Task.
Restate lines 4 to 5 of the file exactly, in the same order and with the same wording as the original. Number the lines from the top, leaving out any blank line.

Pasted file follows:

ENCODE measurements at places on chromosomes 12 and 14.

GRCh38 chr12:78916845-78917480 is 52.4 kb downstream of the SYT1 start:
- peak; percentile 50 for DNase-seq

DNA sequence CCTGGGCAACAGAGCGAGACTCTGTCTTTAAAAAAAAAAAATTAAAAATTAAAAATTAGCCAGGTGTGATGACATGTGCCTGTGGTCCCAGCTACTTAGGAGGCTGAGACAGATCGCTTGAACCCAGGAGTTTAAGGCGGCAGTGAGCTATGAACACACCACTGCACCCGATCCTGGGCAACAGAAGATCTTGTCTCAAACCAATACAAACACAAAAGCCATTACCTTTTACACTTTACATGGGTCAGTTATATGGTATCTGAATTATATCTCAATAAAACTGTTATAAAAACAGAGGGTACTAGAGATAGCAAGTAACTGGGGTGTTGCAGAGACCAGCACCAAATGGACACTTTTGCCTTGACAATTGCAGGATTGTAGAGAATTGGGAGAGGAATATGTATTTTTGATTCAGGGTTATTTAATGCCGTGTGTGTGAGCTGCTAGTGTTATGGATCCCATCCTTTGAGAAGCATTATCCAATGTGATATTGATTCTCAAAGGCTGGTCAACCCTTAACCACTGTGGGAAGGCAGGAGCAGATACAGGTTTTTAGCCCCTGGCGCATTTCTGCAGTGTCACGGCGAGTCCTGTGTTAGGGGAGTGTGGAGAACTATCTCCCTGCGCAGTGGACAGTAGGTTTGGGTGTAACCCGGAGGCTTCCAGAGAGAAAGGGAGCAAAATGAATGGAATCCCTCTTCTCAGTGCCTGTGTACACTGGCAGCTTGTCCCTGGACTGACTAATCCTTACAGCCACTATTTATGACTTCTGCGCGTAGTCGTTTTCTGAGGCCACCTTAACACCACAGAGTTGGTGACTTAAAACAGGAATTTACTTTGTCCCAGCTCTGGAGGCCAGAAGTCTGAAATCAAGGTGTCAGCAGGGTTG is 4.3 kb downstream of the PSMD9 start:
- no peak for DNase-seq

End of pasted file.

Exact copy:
DNA sequence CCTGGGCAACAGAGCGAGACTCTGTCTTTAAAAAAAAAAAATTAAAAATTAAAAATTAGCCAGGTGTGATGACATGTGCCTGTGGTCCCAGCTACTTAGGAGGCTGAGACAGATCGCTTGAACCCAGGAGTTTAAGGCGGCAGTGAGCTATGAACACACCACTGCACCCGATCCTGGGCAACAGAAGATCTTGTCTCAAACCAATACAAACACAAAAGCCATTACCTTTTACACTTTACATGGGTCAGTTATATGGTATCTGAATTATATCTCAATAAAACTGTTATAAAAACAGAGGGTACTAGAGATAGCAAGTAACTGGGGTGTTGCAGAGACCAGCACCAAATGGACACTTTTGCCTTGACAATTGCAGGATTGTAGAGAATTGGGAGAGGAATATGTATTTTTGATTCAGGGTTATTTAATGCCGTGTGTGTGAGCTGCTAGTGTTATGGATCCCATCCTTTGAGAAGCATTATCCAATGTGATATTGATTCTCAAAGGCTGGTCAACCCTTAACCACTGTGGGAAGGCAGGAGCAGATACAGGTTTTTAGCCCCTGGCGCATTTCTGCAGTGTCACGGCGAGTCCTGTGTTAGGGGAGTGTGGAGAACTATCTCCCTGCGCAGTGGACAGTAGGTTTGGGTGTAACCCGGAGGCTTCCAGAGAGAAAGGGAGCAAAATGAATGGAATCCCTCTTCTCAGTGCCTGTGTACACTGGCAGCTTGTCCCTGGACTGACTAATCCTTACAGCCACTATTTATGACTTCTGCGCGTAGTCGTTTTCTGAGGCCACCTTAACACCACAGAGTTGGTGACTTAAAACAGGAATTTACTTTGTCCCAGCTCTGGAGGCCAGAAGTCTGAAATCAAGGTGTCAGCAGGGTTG is 4.3 kb downstream of the PSMD9 start:
- no peak for DNase-seq